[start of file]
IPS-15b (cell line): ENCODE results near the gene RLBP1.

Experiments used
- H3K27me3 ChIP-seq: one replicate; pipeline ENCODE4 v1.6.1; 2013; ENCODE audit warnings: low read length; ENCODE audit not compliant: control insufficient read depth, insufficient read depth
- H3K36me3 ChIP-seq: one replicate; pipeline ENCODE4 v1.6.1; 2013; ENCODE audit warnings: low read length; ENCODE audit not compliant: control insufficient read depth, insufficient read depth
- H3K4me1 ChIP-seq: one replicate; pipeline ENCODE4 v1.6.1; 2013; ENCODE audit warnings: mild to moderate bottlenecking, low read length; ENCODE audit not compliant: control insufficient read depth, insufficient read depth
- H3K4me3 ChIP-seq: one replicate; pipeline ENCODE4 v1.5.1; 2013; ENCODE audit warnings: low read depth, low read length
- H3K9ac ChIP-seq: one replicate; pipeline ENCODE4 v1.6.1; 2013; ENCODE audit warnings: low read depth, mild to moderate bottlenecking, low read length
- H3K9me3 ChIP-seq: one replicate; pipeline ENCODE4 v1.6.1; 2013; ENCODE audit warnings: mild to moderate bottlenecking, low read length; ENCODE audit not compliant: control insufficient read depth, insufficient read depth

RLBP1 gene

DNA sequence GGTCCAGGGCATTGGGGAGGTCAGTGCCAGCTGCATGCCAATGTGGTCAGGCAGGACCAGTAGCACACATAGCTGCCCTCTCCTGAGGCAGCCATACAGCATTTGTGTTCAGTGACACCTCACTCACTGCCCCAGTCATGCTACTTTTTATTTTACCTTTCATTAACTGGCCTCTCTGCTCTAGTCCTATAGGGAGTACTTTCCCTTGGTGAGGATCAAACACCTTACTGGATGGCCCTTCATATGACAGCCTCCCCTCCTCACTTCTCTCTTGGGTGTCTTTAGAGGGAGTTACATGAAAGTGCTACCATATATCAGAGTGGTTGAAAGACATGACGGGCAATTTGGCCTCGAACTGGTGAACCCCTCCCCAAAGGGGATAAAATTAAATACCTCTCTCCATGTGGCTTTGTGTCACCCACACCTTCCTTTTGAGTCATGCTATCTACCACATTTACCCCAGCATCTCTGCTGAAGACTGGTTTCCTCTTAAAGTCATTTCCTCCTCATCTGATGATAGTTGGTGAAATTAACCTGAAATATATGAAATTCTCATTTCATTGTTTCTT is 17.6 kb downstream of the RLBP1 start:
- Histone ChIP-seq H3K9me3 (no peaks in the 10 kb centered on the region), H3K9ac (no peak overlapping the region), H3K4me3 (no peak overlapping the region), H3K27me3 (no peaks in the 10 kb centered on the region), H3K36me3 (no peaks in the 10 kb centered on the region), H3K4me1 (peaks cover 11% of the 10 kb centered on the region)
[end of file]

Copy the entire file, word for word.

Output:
IPS-15b (cell line): ENCODE results near the gene RLBP1.

Experiments used
- H3K27me3 ChIP-seq: one replicate; pipeline ENCODE4 v1.6.1; 2013; ENCODE audit warnings: low read length; ENCODE audit not compliant: control insufficient read depth, insufficient read depth
- H3K36me3 ChIP-seq: one replicate; pipeline ENCODE4 v1.6.1; 2013; ENCODE audit warnings: low read length; ENCODE audit not compliant: control insufficient read depth, insufficient read depth
- H3K4me1 ChIP-seq: one replicate; pipeline ENCODE4 v1.6.1; 2013; ENCODE audit warnings: mild to moderate bottlenecking, low read length; ENCODE audit not compliant: control insufficient read depth, insufficient read depth
- H3K4me3 ChIP-seq: one replicate; pipeline ENCODE4 v1.5.1; 2013; ENCODE audit warnings: low read depth, low read length
- H3K9ac ChIP-seq: one replicate; pipeline ENCODE4 v1.6.1; 2013; ENCODE audit warnings: low read depth, mild to moderate bottlenecking, low read length
- H3K9me3 ChIP-seq: one replicate; pipeline ENCODE4 v1.6.1; 2013; ENCODE audit warnings: mild to moderate bottlenecking, low read length; ENCODE audit not compliant: control insufficient read depth, insufficient read depth

RLBP1 gene

DNA sequence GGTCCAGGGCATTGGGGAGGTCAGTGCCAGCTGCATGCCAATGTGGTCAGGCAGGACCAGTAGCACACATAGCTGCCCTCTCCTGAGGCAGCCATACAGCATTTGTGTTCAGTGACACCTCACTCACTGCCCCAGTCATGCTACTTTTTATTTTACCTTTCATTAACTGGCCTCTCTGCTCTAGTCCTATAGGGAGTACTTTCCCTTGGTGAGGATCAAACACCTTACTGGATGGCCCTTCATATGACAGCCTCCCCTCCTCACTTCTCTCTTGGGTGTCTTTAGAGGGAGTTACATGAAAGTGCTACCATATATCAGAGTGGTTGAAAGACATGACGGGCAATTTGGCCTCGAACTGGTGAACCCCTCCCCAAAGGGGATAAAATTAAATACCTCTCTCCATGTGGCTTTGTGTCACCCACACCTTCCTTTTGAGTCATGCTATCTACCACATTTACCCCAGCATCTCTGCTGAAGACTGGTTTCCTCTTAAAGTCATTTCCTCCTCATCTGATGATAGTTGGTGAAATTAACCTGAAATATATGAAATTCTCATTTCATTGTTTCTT is 17.6 kb downstream of the RLBP1 start:
- Histone ChIP-seq H3K9me3 (no peaks in the 10 kb centered on the region), H3K9ac (no peak overlapping the region), H3K4me3 (no peak overlapping the region), H3K27me3 (no peaks in the 10 kb centered on the region), H3K36me3 (no peaks in the 10 kb centered on the region), H3K4me1 (peaks cover 11% of the 10 kb centered on the region)